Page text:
Questioning “Community”: Archives and Responses to Women’s Heterosexual Transgression in an Early Modern Neighborhood

Thursday, January 7, 2016: 4:10 PM
Room M101 (Atlanta Marriott Marquis)
Jacob Melish, University of Northern Colorado
Questioning “Community”: Archives & Responses to Women's Heterosexual Transgression in an Early Modern Neighborhood

The idea of a unified “community” has been critiqued in both history and anthropology. This paper seeks to integrate that critique into the study of the roles of neighbors in regulating the behavior of people around them during the pre-modern period.

We often speak as if practically all members of the community in question were in agreement. Such an appearance of unity is often the product of the archives, for the institutions which produced them indirectly encouraged criticism of transgression and favored the recording of it. It is also practical for the historian to silently posit such unity, for it creates an important, well-documented historical actor that can serve as the focus of our historical discourse. Such pragmatism is often beneficial. It does, however, come at a price.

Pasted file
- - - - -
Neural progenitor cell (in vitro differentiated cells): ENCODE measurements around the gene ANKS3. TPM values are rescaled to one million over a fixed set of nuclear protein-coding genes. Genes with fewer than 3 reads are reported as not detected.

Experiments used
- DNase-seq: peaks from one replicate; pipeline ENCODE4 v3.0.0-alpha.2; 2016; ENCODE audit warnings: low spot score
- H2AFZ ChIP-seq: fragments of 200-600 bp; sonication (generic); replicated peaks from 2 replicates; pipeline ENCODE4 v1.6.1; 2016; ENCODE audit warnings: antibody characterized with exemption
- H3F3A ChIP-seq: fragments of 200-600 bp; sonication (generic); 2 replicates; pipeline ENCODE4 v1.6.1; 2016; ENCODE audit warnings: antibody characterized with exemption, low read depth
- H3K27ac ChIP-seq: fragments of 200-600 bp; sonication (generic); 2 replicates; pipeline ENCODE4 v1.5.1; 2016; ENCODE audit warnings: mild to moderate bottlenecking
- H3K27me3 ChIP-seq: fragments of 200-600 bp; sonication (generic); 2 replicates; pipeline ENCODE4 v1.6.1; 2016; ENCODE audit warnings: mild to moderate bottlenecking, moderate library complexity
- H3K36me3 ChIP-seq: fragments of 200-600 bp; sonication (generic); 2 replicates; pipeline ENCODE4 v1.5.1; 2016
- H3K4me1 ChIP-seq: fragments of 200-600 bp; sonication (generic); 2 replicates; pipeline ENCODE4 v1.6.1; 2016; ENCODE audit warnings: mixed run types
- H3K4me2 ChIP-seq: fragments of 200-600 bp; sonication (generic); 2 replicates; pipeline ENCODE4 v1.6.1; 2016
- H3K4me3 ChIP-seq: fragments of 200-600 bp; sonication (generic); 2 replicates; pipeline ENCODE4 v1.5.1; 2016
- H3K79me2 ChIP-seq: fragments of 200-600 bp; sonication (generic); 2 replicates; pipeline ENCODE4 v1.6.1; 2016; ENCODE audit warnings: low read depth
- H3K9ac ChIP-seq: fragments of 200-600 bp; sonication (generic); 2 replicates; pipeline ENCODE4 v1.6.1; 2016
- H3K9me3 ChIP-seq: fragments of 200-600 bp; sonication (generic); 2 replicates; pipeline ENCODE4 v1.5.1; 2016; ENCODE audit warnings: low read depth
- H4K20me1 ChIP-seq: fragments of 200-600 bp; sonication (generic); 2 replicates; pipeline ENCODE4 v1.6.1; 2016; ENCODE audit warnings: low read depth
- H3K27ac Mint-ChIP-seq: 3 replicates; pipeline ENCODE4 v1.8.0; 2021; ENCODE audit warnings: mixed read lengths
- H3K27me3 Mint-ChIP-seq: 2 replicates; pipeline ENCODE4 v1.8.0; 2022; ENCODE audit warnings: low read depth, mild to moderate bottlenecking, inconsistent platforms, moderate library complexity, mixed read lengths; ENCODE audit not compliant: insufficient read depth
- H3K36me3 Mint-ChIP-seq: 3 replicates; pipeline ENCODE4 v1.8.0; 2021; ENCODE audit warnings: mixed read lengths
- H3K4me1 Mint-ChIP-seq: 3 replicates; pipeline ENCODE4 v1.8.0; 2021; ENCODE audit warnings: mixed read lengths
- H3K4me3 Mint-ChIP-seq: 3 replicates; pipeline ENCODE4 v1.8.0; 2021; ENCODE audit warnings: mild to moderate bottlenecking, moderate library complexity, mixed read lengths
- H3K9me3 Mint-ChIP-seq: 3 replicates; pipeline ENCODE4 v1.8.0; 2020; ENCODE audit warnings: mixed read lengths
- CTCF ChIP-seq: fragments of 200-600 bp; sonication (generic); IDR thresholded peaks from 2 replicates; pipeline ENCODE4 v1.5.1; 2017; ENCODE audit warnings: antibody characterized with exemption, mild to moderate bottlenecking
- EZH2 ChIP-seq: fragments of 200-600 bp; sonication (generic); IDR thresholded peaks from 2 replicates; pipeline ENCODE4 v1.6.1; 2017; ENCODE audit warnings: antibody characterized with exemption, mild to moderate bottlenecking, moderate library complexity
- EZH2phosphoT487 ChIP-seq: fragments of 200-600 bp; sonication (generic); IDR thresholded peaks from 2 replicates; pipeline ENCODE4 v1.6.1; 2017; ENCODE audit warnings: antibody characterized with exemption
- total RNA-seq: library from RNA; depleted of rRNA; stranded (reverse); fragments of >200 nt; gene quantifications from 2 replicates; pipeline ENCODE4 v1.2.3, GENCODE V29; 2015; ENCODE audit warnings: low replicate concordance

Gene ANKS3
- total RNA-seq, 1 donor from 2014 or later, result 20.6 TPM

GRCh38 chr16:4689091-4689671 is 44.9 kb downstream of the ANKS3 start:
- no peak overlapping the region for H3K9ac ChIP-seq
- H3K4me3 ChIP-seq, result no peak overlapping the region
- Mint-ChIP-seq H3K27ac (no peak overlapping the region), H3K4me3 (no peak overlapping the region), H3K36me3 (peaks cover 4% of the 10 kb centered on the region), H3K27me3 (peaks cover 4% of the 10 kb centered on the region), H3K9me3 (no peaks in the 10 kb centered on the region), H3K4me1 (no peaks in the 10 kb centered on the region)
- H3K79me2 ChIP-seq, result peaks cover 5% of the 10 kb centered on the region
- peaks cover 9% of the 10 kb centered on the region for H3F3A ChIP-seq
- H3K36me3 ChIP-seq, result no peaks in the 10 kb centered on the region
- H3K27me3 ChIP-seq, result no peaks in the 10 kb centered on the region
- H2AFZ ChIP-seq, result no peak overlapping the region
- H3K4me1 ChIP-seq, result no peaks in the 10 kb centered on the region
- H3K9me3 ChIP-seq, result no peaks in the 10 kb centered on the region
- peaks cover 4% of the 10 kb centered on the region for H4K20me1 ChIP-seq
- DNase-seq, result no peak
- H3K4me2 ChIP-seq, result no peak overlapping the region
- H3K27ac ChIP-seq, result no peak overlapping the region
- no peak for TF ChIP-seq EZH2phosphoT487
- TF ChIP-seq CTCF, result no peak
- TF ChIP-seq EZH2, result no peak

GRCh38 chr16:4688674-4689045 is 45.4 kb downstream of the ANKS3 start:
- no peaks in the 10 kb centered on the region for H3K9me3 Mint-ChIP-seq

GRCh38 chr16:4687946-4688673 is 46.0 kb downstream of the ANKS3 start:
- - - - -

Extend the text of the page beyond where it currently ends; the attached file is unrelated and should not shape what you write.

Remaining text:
This paper uses witness testimonies from late seventeenth century Paris concerning workingwomen’s heterosexual transgression, from pregnancy out of wedlock to adultery. The historiography of both early modern France and England has examined how, on the streets, it was usually women who regulated other women’s heterosexuality. The exceptionally detailed testimonies used here likewise focus on women but reveal three distinct responses: defending, ignoring, or criticizing/attempting to regulate the behavior of the accused. The paper uses several cases to examine each of these responses, and a case study to uncover how the critics were magnified in number through the process of witness selection, and how their criticism/regulation can be less the defense of norms of behavior as an extension of conflicts over entirely different matters. The paper does not deny that there were norms of heterosexual behavior; rather, it seeks to differentiate among them, and to complicate their status and relationship with the archive, the state, and historians’ writing.